ATLANTIC CITY - Most of the restaurants on the third floor level of The Pier Shops at Caesars have one thing in common - a spectacular view of the ocean and the Boardwalk.
At Souzai, you can relax in comfy, overstuffed chairs placed around the plate-glass-window perimeter, allowing the best view of them all.
We people-watched as the post-happy-hour crowd filed into the seats at the raised bar area, some in fashionable jeans and many dressed to the hilt in their New Jersey shore minimalist finery. T-shirts seemed de rigueur for the men. Taking in the view, Souzai is the place to see and be seen. And then, there is the food.
The menu was more than just sushi and sashimi, although there were many of those selections available. My dining companion loves sushi, but not the thought of eating raw fish, so a column titled "cooked nigiri" caught our attention. Unusual choices like mackerel, eel and octopus seemed less exotic in the cooked form, and shrimp, crabstick, blue crab and lobster appeared as recognizable alternatives.
We chose the now-classic California roll and a crunchy shrimp roll, along with some selections from the Asian kitchen (small plates) section to form a meal. We told our server to bring them out in any order they were ready. The small plates arrived in tandem.
We decide to taste from mild to spicy, only to find our first choice of seared tuna tataki ($14), which is normally bland, to be the spiciest of all. Raw tuna had been rolled in a crust of red spices and sesame seeds, incidentally seared then served with a ponzu dipping sauce and a bed of finely julienned beets. While we like heat, this crust was hot enough to overpower the delicate taste of good tuna. The lemon-soy dipping sauce couldn't quite quell the heat. Crispy soft-shell crab ($14) arrived on a sushi board with cuts of seared asparagus and spicy mayonnaise sauce. The fried soft-shell was cut into several lengths, using its legs as a guide, and making it easy to pick them up with our wooden chopsticks. A sweet soy glaze made the flavor absolutely divine, and the spicy mayonnaise added to the layers of flavor. This was a good choice.
Lastly, calamari with spicy mayo ($11) was a mound of black, sesame seed-crusted and deep-fried squid rings with a different spicy mayonnaise pre squirted over the top, all garnished with green scallion slices. The small plates all came from the open-air kitchen at the front of the pavilion, where you could sit at the sushi bar and watch the kitchen crew bang out the food. Our sushi waited on the table while we finished up our hot dishes.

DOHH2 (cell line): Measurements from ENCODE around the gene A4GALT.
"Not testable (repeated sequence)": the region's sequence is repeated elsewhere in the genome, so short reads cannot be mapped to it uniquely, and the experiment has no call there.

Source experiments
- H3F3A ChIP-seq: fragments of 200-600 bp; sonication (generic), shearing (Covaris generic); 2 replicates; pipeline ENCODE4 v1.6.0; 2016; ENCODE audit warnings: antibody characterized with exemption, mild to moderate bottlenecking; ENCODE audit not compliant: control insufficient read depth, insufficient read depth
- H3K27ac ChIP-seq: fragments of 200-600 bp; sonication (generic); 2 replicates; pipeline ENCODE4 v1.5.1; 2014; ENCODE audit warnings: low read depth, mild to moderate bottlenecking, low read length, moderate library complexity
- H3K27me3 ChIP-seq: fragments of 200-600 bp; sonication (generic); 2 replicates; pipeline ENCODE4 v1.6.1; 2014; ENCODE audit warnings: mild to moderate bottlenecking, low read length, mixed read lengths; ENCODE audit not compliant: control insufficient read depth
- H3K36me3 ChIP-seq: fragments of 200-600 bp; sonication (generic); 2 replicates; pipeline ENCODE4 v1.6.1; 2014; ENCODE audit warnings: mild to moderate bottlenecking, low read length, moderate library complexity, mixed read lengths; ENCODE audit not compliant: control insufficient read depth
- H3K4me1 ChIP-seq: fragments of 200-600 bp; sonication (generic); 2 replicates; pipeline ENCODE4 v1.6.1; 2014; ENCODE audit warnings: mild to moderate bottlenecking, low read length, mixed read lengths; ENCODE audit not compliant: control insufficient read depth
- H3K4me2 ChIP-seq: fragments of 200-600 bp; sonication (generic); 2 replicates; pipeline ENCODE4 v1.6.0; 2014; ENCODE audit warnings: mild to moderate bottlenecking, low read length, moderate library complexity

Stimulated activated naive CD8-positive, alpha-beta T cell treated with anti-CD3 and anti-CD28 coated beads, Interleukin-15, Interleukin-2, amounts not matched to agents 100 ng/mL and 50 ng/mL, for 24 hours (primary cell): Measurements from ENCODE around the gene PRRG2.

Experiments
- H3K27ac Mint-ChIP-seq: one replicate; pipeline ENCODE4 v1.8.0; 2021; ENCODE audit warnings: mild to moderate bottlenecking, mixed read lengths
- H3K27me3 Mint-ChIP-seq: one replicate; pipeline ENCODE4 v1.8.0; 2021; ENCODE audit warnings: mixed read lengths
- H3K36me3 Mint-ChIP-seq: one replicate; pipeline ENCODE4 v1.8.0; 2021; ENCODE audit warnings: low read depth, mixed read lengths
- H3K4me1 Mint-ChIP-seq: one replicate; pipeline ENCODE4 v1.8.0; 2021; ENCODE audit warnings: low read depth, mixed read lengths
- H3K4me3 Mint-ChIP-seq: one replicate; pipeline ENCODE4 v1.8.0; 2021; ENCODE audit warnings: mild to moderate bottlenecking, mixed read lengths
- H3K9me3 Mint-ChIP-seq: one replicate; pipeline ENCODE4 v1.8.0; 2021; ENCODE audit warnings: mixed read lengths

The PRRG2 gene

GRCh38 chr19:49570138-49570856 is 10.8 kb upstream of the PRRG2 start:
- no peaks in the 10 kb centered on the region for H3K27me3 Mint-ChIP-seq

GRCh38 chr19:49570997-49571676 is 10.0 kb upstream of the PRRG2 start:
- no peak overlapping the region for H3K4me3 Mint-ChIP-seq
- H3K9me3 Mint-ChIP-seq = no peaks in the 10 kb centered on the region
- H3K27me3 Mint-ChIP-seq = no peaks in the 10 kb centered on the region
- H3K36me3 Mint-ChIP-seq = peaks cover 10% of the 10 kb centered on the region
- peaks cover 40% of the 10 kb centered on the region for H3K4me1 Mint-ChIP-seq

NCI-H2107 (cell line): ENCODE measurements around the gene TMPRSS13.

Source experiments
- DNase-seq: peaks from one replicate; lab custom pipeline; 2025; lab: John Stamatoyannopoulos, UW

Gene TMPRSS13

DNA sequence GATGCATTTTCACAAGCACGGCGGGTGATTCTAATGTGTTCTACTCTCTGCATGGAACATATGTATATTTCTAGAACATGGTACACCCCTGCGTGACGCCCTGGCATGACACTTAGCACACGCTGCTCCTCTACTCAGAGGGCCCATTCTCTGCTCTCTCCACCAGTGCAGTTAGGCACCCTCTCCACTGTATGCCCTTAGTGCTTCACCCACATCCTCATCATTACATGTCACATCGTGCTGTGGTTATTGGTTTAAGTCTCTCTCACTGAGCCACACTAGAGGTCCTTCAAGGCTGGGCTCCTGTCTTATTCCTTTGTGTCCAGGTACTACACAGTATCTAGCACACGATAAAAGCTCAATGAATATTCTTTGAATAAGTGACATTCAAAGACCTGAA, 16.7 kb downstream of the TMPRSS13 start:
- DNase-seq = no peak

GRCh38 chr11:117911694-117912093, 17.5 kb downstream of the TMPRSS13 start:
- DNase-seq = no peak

California roll ($9) was the inverted-type roll with the rice on the outside of the nori wrapper and the classic garnishes of crabstick, avocado, sesame seeds and cucumber. Crabstick is made from a shaped white-fish concoction, typically North Atlantic pollock, that's dyed red on the outside and made to look like the meat in a King crab leg. Again, a fine choice for the non-raw-fish aficionados.
Better still was the crunchy shrimp ($14) composed of cooked shrimp, avocado, cucumbers, masago mayo, tempura flakes and eel sauce. Masago mayonnaise is made with Japanese mayonnaise, made slightly sweet with apple-cider vinegar, and spicy with Sriracha hot red-chili sauce. Tempura flakes are crunchy bits made by deep frying leftover tempura batter. Eel sauce is made from soy, sweet rice wine and honey. The resulting combination of tastes and textures explains why sushi has become uber-popular in the United States. The typical garnishes of pickled ginger, Japanese green horseradish and choice of low-sodium or regular soy sauce accompanied each sushi roll.
All servers were dressed in black from head to toe, very European, and our server sported a detectable accent from the former Soviet bloc. Music was slightly loud, American rock and roll. The kitchen/bar area was bamboo covered and templelike. And, of course, the food was Japanese-inspired. Nothing else about the concept or atmosphere elicited any flavors of the Far East unless you consider anything to the right of Passaic the far east.
Souzai offers both a happy hour from 4 to 7 p.m., Monday through Friday, then again as a late-night affair, seven days. Sushi rolls, mixed drinks, beer and sake are all available at reduced prices.
(C.C. Hoyt is the pseudonym of a southern New Jersey food writer. Write to Hoyt c/o Food Editor James Clark at email@example.com. Restaurant-ratings guide: 4 stars, extraordinary; 3 stars, excellent; 2 stars, good; 1 star, fair; 0 stars, poor.)
One Atlantic Ocean
The Pier Shops at Caesars
Hours: 11:30 a.m. to 11 p.m., Sunday to Thursday; 11:30 a.m. to midnight, Friday and Saturday
Liquor license: Yes
Credit cards: Most major
Disabled access: Yes
Price range: Sushi and sashimi, $6 to $20; small plates, $4 to $15; big plates/combos, $15 to $38
Our bill for two: $66 plus tip